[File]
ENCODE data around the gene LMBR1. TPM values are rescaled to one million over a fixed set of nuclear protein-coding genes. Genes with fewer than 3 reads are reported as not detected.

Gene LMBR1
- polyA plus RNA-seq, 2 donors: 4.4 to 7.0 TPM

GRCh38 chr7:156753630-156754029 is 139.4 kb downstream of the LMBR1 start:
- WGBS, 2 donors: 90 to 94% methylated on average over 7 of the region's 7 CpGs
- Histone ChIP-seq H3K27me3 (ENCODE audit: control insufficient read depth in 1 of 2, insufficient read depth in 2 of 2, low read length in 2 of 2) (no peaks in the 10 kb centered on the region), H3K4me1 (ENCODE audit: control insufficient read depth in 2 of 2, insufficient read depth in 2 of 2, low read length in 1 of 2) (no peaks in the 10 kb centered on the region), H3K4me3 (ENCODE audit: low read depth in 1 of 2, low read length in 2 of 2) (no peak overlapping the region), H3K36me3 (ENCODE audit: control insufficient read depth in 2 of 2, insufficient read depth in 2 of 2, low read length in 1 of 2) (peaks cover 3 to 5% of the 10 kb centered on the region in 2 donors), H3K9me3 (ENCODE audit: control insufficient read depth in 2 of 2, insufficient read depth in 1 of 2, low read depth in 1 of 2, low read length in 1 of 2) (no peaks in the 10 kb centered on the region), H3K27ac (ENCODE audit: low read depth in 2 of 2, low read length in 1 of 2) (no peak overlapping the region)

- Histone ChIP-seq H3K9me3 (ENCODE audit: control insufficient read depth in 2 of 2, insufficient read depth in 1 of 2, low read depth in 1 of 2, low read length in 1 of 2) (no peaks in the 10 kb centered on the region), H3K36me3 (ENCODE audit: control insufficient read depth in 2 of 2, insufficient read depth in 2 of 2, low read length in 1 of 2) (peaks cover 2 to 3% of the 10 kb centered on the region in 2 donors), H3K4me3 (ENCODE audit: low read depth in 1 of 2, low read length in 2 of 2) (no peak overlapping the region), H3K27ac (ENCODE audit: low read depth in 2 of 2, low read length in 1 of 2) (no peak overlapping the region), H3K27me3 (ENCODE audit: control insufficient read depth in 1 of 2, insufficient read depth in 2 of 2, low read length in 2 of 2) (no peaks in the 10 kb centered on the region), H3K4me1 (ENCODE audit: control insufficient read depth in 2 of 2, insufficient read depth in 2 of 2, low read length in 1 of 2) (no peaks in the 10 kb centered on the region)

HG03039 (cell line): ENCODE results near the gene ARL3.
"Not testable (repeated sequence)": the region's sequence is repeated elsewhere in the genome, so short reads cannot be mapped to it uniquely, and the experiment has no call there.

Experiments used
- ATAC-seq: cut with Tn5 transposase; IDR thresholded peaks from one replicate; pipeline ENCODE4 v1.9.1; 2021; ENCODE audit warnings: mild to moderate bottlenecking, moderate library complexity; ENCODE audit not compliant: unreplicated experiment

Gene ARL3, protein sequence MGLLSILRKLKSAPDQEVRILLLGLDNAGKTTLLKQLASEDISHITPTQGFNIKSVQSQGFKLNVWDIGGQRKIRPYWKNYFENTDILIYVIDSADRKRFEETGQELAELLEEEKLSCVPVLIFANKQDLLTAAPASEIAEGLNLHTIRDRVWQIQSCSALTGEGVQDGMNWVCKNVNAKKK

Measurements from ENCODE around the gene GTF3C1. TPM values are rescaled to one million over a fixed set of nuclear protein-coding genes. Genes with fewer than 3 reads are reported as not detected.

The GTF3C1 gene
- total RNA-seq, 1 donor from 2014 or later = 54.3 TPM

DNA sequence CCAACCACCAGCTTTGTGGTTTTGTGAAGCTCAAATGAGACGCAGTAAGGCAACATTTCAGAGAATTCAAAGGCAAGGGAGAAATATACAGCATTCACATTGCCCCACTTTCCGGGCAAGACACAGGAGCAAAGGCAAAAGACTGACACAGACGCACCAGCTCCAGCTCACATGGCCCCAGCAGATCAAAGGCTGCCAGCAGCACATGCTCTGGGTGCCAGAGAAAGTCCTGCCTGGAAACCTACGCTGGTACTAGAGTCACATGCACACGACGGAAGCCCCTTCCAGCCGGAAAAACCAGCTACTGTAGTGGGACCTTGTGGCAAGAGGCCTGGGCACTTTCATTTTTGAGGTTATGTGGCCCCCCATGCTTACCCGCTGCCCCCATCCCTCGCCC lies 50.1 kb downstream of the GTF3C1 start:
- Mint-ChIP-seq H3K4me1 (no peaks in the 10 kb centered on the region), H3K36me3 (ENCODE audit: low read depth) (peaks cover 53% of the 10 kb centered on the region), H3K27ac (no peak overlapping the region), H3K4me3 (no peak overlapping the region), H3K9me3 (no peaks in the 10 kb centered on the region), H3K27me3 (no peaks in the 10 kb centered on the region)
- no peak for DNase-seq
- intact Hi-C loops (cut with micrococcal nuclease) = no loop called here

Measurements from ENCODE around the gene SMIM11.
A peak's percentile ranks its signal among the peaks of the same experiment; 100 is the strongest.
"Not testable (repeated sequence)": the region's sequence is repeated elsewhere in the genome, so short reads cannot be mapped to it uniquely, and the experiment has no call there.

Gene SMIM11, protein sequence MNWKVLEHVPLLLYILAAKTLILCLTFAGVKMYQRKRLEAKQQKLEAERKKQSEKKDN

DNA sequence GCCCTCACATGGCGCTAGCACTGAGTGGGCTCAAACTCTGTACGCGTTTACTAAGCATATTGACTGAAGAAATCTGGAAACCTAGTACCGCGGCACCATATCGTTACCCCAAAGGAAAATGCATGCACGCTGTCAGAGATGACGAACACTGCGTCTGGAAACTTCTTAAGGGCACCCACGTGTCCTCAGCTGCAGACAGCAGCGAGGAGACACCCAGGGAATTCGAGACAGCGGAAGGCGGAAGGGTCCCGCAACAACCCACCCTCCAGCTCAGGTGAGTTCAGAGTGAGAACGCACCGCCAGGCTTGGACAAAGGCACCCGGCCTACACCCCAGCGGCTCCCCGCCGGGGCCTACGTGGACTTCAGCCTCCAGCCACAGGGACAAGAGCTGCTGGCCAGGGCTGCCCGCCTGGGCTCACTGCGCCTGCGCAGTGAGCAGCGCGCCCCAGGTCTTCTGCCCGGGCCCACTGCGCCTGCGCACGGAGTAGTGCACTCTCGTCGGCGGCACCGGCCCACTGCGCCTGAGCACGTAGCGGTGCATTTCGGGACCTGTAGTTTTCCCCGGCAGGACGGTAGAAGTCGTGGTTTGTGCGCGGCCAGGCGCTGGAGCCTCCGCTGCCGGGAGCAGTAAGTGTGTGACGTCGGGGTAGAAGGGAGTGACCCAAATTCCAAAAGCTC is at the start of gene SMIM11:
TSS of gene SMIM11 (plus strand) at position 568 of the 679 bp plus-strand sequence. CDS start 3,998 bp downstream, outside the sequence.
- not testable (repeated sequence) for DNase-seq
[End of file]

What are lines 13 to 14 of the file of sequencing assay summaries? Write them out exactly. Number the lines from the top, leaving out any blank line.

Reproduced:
Measurements from ENCODE around the gene GTF3C1. TPM values are rescaled to one million over a fixed set of nuclear protein-coding genes. Genes with fewer than 3 reads are reported as not detected.

The GTF3C1 gene